The images were recently posted to Universal & You, the theme park and film studio’s community outreach website.
The most intriguing of the new renderings shows the coaster at night with its track looping around the Starway escalator, which connects the upper and lower levels of the park. The image also shows another tall inversion and the building that will house the coaster’s station and queue.
Thanks to these official updates, along with research from theme park bloggers, we are getting a better picture of the wild ride parkgoers can expect.
Originally known as Project 409, the coaster will launch from the park’s upper lot and descend into the lower lot for a series of banked turns and inversions.
The cars will be able to rotate 360 degrees to replicate the drifting seen in the movie franchise’s famous race scenes. The rotation will also turn vehicles away from nearby residential areas at “key scream moments” and sections of the track will be encased in half-pipe shields to minimize the noise, the park says.
In fact, many of the updates on Universal & You involve noise reduction efforts.
The entire track will be filled with pea gravel to minimize sound. There will also be a massive sound wall longer than two football fields comprised of Acoustiblok, a state-of-the-art sound absorbing material.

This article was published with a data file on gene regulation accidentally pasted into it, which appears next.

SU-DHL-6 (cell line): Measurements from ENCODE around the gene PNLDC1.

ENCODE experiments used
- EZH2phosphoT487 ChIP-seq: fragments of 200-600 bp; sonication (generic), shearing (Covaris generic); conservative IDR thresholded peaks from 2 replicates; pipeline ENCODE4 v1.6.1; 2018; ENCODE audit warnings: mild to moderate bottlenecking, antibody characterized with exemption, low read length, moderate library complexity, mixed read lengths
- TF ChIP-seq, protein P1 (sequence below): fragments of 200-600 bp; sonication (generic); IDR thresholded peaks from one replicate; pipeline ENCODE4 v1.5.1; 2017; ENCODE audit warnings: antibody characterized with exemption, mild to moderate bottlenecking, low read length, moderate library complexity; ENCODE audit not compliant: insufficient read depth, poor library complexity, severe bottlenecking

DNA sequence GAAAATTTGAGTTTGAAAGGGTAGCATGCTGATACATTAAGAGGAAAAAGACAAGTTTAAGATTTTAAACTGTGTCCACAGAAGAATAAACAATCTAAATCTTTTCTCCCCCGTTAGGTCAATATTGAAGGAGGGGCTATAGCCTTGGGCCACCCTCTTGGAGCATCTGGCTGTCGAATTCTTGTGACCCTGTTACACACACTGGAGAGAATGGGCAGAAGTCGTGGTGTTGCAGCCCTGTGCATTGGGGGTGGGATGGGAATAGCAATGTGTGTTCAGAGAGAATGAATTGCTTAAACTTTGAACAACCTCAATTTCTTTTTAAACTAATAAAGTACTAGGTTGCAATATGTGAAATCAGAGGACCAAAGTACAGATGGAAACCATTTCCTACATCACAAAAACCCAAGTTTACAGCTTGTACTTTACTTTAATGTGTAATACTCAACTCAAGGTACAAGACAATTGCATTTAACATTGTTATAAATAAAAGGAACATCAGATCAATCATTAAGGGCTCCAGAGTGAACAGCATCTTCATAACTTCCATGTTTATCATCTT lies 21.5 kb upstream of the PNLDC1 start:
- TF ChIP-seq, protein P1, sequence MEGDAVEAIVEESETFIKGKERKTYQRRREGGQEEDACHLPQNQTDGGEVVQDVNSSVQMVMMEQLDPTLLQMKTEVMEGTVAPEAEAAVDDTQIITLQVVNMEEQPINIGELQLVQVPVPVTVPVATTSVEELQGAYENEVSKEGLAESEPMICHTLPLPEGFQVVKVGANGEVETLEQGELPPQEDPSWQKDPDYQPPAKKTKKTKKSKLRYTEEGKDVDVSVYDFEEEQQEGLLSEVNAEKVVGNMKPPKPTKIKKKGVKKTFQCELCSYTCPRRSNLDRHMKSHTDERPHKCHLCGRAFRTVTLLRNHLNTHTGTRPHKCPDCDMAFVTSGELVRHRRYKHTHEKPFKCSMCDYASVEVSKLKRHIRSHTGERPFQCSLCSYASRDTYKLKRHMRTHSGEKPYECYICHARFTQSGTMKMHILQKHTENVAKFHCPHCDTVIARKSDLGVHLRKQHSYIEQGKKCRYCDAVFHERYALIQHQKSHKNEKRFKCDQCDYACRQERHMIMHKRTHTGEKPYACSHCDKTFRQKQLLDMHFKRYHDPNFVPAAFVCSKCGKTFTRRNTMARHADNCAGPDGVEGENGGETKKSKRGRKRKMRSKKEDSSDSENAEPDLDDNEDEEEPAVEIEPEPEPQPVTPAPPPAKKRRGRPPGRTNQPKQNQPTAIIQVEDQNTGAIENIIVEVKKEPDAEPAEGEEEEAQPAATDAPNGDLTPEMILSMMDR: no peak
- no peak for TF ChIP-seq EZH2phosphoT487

Last September, ParkFans.net’s Zachary Strader, a self-described “professional fact finder” and “theme park whisperer,” published what appears to be the track design and created a composite image that superimposes it over a satellite view of Universal Studios Hollywood.
Strader says the new coaster is likely the work of Intamin, a Liechtenstein-based company that has been designing and constructing thrill rides since the 1960s.
With the name “Fast & Furious,” it is safe to assume Universal isn’t going to hold back on the speed factor.
Intamin developed the world’s first hydraulic launch system, including the one used to send riders from 0 to 128 miles per hour in 3.5 seconds on Kingda Ka, North America’s tallest and fastest coaster located at Six Flags Great Adventure in New Jersey.
Strader says he pulled the plans from a government agency that Universal Creative is required to work with, however, neither Universal nor Intamin responded to KTLA’s requests for comment.
Construction on the coaster is underway in earnest and is visible from the 101 Freeway. An opening date has not yet been announced.